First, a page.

The racism is interesting too. I bet a case could be made that racism is also an integral part of Mormon history (e.g. darker skin = bad being right in their sacred texts). It's nuts that they now allow black people into positions of power in the church, but interracial marriage is still forbidden.

But yes, the book was so great! Thanks again, Sarah.

Anonymous said...

Yep, the thing that is tricky about "rationality" is that it is always dependent on where you "start" from... or, anything can be rational with the necessary presuppositions in place. In this sense, rationality is a presupposition, since everyone generally claims their views are indeed rational. Who gets to "choose" what "rational" means for everyone?

Thanks for the review. I'll definitely add this to my reading list. Sounds like an intriguing read.

Tatiana said...

The only thing I can think of when I read books dealing with any religion (esp. fundamentalism) is

Faith conquers all, especially logical thought.

On a corollary, I'm currently reading Infidel by Ayaan Hirsi Ali which is no less disturbing in its own right, and highly recommended.

Although in defense of religion, it's only a symptom of the general human condition not the cause of it. Many problems in the name of religion would be problems anyhow simply through the virtue of being human.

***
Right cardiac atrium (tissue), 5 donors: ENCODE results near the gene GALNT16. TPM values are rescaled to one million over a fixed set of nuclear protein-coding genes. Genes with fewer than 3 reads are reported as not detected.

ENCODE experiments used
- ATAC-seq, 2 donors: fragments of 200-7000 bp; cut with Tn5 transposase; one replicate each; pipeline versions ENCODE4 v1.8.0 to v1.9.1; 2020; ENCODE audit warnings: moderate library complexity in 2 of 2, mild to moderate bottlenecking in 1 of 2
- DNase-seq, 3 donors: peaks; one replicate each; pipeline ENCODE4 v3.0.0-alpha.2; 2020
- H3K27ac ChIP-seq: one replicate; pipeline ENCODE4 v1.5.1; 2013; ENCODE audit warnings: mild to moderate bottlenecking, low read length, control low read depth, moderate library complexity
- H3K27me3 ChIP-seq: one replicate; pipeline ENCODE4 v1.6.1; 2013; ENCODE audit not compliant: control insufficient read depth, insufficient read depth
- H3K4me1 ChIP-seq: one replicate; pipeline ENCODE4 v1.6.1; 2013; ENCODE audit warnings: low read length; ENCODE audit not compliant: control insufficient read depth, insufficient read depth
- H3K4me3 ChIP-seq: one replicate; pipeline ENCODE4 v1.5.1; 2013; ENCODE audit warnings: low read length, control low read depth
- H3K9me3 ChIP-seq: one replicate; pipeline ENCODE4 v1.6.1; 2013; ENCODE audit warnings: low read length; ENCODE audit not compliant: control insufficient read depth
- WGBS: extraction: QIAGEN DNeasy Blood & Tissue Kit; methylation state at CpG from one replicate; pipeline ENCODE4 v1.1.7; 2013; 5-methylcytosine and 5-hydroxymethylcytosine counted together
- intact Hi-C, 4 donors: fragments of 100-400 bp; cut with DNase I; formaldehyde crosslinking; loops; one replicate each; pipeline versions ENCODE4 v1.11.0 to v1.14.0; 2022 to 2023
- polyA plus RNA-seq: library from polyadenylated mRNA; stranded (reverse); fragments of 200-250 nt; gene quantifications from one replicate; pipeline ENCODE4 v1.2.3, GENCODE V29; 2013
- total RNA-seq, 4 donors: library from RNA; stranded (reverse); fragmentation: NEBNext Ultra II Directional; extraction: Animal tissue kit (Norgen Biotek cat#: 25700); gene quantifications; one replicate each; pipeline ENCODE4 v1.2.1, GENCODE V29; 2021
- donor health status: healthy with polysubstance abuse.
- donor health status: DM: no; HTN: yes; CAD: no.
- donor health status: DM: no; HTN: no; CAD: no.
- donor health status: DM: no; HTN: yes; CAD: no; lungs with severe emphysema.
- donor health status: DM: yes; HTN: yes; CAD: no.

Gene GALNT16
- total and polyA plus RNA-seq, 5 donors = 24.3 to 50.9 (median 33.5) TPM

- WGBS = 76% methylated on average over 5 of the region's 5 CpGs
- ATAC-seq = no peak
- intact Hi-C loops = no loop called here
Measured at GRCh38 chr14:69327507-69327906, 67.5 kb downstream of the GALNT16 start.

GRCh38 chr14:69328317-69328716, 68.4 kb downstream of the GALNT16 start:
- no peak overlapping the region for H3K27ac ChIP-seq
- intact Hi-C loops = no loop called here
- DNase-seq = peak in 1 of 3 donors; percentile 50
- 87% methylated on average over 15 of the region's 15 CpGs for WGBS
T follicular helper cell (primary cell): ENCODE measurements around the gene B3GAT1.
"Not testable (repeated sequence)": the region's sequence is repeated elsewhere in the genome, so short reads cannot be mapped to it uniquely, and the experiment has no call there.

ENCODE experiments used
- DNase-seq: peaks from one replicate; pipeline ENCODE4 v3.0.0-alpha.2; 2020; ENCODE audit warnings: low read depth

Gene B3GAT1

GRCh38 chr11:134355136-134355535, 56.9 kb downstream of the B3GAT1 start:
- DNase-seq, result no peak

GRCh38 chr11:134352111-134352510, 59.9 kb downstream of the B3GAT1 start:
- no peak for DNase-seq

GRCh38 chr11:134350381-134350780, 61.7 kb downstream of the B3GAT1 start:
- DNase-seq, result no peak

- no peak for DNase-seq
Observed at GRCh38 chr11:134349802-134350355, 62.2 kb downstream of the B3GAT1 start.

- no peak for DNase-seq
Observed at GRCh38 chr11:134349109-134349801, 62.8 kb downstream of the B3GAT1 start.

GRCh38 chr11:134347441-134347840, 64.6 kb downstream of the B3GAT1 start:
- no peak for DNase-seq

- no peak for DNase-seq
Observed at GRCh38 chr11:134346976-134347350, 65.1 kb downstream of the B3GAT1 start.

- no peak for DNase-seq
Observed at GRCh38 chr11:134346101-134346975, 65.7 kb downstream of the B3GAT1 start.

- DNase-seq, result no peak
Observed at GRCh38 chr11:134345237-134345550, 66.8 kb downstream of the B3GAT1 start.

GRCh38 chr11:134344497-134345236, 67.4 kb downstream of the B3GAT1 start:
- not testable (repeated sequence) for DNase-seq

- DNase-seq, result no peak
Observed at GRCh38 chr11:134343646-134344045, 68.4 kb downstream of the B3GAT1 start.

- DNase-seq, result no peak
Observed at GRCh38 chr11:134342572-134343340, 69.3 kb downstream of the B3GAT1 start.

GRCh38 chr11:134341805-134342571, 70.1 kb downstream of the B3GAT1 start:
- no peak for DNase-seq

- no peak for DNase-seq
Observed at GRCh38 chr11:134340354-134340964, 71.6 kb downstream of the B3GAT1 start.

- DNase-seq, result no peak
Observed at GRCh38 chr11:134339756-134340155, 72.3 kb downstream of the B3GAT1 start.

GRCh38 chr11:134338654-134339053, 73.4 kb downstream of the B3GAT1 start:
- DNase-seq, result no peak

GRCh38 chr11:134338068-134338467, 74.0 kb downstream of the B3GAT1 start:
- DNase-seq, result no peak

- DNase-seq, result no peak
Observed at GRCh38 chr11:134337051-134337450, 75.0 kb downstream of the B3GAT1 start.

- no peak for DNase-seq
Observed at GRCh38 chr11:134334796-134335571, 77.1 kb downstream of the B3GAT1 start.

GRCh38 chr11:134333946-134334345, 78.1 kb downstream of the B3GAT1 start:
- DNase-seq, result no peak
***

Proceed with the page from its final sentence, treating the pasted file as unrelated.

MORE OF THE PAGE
Phronk said...

James: True. But to answer your question somewhat tongue-in-cheekily, reality chooses what rational means. That is, we can't take your points so far as to say that every viewpoint is equally valid. There is an underlying reality that exists apart from human experience, and some beliefs necessarily correspond closer to it than others.

Tatiana: Thanks for the recommendation of Infidel; I'll have to look into that. And I agree that human nature is the root cause of many of our problems. Although I also think religion can be both a symptom and a cause, sometimes feeding the destructive side of human nature (but sometimes the constructive side too).

Hey Lady! said...